My house is a zoo and I’m in the cage


Mountain lions and turkeys and bears, oh my! To misquote Dorothy, aka Judy Garland, in the Wizard of Oz.

Where is this world going? The other day a neighbor of mine came out and saw a black bear watching him from a tree. At first she thought it was a federal agent in disguise, but then realized the bear was probably on the loose after breaking into four garbage pails and demolishing a dozen bird feeders, including five of mine.

This fugitive from the law has been on a rampage through the neighborhood, causing all kinds of mischief. Unfortunately, he is not alone. I keep seeing a three-legged coyote, who I nicknamed Wile E. Coyote, running around my yard. I really don’t want to know how he lost that leg. Maybe the Road Runner had something to do with it.

And every morning I wake up to the rattatat of a red-breasted woodpecker poking holes in my eaves, which leads me to believe that maybe it’s the woodpecker’s equivalent of dental floss.

Need I mention turkeys pecking at my SUV? In the afternoon, I watch them tear up the lawn to create dust pans, where they lay down and throw a dust bath. After they leave, two young rabbits take over and start rolling around in the dirt. (I’m not making any of this up.) If that’s their way of cleaning up, I’d rather they come in and take a shower.

Let me also tell you about the 93 chipmunks – I counted them – who dig tunnels around our house like the Viet Cong. They are joined by marmots under the terrace that leveled my vegetable garden last year. This year they joined forces with four rabbits. How can there be so much wildlife chaos in a neighborhood?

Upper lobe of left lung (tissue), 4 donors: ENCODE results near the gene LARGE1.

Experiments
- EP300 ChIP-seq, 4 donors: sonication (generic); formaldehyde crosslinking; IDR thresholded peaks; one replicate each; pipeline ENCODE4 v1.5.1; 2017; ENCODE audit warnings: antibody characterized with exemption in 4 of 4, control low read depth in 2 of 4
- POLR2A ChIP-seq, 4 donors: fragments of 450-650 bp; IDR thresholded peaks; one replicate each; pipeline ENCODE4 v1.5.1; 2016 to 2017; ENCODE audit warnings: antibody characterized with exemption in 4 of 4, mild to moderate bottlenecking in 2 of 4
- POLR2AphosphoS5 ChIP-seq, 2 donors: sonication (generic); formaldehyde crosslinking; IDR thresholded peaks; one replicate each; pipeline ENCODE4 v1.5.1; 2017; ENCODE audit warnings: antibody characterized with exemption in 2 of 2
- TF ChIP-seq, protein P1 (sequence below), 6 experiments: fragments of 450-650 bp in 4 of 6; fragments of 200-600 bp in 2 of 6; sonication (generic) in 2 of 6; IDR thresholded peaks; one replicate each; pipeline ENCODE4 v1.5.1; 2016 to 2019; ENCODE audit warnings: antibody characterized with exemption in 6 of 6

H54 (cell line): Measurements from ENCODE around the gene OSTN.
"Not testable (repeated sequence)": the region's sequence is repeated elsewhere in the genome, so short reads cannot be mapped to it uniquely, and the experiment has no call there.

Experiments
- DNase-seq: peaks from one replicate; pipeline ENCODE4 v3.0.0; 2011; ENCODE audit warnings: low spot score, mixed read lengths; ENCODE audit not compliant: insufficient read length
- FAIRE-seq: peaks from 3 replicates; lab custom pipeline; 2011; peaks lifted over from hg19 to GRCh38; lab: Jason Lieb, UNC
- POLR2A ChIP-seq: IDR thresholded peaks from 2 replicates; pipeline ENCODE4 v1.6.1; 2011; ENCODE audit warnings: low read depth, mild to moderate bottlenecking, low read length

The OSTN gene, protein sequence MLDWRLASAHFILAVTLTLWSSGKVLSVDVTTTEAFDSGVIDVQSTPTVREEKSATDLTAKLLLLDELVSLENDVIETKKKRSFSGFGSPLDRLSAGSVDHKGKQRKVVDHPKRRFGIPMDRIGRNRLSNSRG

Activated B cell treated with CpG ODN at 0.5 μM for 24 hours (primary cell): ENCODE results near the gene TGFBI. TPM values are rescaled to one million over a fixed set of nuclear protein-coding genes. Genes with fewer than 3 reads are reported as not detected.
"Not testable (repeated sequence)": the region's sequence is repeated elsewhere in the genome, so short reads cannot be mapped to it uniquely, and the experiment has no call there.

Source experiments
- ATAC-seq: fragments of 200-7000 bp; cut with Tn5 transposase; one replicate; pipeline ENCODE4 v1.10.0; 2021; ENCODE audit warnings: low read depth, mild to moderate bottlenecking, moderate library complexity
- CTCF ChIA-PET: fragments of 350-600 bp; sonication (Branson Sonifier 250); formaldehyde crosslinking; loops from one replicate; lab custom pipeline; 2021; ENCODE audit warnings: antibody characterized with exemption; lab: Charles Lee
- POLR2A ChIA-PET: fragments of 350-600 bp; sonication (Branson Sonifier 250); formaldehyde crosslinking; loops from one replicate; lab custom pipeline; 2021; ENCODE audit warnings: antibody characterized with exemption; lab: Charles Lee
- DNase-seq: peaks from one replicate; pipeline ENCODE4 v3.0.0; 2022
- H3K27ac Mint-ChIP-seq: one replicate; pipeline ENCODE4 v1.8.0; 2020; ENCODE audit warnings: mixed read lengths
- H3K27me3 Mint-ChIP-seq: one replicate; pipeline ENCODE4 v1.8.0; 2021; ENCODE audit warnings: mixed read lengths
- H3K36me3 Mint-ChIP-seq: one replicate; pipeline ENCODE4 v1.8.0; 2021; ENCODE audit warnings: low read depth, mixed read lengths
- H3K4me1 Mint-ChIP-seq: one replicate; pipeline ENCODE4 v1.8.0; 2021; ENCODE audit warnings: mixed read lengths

I forgot to mention the snakes that sent a woman screaming in terror through the streets. Our neighborhood naturalist said the snakes come out of the woods to eat the chipmunks… but they don’t seem to be doing a very good job.

The other day, a bald eagle was perched in the treetops, searching for a roadkill so he could grab an afternoon snack. In his defense, he does a better job keeping the streets clean than the highway service.

Things got really bad. It used to be that only deer and squirrels wreaked havoc, dug up bulbs and devoured hostas, impatiens and forsythias. No plants or vegetables were safe, even if you soaked them in repellent.

This must be the animal kingdom’s revenge for the way we’ve ruined the planet.

To complicate the issue, no one is afraid of humans anymore. The chipmunks laugh at me like Chip ‘n’ Dale, and when I chase the turkeys, they respond by pooping in the driveway in defiance.

Throughout the state there is anarchy and rebellion of the woods insurgents. Are we witnessing the breakdown of civil order and an attack on our suburban way of life?

To make matters worse, there is no one to protect us from bears, chipmunks, squirrels, rabbits, groundhogs, moles, foxes, deer, coyotes, bob cats, mountain lions – though the state Department of Energy and Environmental Protection insists there are no mountain lions in Connecticut — and truly wild wild turkeys.

I first realized that the natural order was unraveling and that we had slipped into anarchy the day two deer were outside the living room window, munching on hostas as if they were at the bar at Olive Garden salad. I tapped on the window while the dog barked and growled like a junkyard Doberman watching too many Quentin Tarantino movies.

But the deer just looked up at us, yawned, and walked back to the pasture, as if to say, “%#@!*# you, Buddy.” This is our territory now, so hurry up! With such an attitude, they will soon be smash and grabs on Fifth Avenue.

The worst assault happened last week when I heard two loud crashes early in the morning and found out that the bear terrorizing our neighborhood had finally hit our house and knocked down the bird feeders, poles and everything.

I realize now that there is no hope for peaceful coexistence, to use a term popularized during the Cold War. It’s a case of survival of the fittest, to use a term popularized by Charles Darwin…or maybe it was Vince McMahon.

Let me tell you a secret. In this struggle, humans are losers.

Joe Pisani, former Stamford lawyer and editor of Greenwich Times, can be reached at [email protected]


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